Third, according to some reports, Sanders will seek to increase financial penalties on employers who fire workers for union organizing, a practice that is illegal but ubiquitous, due in part to the lack of consequences. The Center for Economic and Policy Research estimates that “one-in-five union organizers or activists can expect to be fired as a result of their activities in a union election campaign.” The share of union drives that saw illegal firings of workplace activists rose steadily from the the mid-seventies to the mid-2000s. The paper’s authors note that employers “are unlikely to fire workers randomly, or simply for expressing pro-union views. Employers maximize the return to illegal firing by focusing on union activists.” The result is a climate of fear and a chilling effect on union activism, especially organic leadership among the rank-and-file, who are the least likely to take risks regarding their job security. Corporations are not currently forced to pay penalties when they’re caught retaliating against labor activists — all they need to do is make up lost income, which is not sufficient to distance them from the practice.
The Workplace Democracy Act is not exactly a shoo-in. The GOP controls both houses of Congress, and if the party is fiercely anti-union on principle, the wing that presently reigns supreme is even more so. But politics is not merely a game of passing incremental reforms when possible and otherwise laying low. Politics is about pushing necessary issues beyond what present political circumstances allow. And on the question of workers’ rights, a golden opportunity has arisen: with the Janus v. AFSCME Supreme Court decision looming, imperiled public-sector unions have recently engaged in unprecedented displays of militant strike action. These include the historic teacher strikes in West Virginia, Oklahoma, Arizona and elsewhere, as well as the recent University of California worker strike — the largest strike in the history of the biggest employer in California, which is itself the fifth largest economy in the world. Not only is labor agitation on the rise, but popular support is surging. Recent polls demonstrate that 78 percent of Americans think teachers should be paid more, while more than half support the recent teacher strikes — a huge departure from popular cynicism that greeted similar strikes in years past. Meanwhile, public support for unions is at 61 percent, the highest in fifteen years.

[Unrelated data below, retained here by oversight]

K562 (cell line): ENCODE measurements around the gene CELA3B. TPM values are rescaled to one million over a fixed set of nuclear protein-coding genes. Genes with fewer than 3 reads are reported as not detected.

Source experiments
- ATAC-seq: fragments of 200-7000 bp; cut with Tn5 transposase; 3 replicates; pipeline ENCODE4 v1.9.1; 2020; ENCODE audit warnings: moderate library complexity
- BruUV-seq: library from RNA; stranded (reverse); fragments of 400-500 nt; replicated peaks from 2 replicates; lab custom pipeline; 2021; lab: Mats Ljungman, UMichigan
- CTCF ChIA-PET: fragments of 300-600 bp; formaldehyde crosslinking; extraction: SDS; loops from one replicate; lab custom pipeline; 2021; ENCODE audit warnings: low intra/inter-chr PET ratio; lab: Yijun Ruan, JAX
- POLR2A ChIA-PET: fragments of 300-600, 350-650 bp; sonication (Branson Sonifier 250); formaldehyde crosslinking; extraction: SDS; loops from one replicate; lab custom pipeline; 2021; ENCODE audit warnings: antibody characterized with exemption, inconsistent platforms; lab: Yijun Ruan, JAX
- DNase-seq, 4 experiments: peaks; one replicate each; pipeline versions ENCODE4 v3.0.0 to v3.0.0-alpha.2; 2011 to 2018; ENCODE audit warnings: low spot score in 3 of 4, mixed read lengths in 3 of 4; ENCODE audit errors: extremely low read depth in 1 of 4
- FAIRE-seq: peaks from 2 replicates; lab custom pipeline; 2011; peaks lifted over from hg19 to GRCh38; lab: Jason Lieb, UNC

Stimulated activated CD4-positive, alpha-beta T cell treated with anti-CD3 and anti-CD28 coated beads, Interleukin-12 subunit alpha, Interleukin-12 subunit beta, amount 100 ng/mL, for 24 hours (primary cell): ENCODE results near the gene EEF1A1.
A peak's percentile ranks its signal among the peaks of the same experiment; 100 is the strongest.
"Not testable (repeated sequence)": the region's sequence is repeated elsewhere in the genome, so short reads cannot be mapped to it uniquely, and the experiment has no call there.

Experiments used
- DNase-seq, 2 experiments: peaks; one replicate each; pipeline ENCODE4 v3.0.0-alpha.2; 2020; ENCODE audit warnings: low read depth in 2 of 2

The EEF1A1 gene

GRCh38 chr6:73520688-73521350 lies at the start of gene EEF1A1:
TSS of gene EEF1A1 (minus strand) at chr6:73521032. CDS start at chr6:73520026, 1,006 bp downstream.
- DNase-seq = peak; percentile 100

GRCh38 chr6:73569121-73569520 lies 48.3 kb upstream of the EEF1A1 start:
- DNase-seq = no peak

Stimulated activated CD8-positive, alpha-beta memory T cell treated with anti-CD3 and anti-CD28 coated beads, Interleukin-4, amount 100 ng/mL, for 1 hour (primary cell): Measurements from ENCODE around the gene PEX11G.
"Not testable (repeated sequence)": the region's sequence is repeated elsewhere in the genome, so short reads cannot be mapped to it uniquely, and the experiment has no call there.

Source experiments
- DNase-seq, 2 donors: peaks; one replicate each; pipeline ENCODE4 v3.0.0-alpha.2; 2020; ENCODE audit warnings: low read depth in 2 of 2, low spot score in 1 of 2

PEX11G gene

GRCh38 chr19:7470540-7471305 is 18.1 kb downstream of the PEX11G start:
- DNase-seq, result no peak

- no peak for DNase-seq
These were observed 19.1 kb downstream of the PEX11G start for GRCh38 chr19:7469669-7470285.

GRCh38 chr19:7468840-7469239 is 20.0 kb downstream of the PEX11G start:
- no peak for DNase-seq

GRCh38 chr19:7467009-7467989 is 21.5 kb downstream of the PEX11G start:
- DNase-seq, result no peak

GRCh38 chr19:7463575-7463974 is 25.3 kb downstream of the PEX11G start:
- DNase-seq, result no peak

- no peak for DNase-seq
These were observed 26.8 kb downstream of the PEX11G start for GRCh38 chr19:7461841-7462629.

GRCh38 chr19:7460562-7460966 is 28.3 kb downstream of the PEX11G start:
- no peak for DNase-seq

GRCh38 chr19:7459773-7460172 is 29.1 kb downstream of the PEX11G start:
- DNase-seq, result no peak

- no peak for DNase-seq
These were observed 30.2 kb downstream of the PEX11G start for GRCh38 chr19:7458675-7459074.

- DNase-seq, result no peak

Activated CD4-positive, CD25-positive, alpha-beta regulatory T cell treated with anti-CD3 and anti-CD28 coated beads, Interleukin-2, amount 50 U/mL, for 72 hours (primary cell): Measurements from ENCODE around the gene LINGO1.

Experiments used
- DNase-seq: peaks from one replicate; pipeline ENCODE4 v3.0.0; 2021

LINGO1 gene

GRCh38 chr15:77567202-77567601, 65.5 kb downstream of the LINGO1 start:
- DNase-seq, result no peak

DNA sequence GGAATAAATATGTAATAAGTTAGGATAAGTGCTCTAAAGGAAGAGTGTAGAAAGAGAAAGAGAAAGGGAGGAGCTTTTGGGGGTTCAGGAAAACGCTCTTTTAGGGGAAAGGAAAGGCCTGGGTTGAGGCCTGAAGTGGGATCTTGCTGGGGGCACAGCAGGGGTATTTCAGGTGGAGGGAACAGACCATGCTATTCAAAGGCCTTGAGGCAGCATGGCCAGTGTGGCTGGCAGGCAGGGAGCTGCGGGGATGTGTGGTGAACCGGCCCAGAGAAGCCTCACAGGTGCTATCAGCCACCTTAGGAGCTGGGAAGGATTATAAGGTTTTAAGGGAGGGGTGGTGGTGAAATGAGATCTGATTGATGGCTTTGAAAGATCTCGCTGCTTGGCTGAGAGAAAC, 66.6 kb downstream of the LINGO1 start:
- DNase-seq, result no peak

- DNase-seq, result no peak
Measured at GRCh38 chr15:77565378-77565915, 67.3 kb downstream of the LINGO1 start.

This dissonance between politicians’ attitudes and popular attitudes is fertile ground for ambitious pro-labor political action, which may not pay off immediately but has the potential to redraw political lines, shake up alliances, and create new litmus tests for politicians who’ve written off labor as irrelevant. Now is a timely moment to articulate a new political orientation toward working people’s right to organize against their bosses for a decent standard of living and a say in their job. Sanders has drawn a line in the sand, and millions of people who are freshly aware of the power and necessity of unions are watching to see who steps across it, and who stays behind.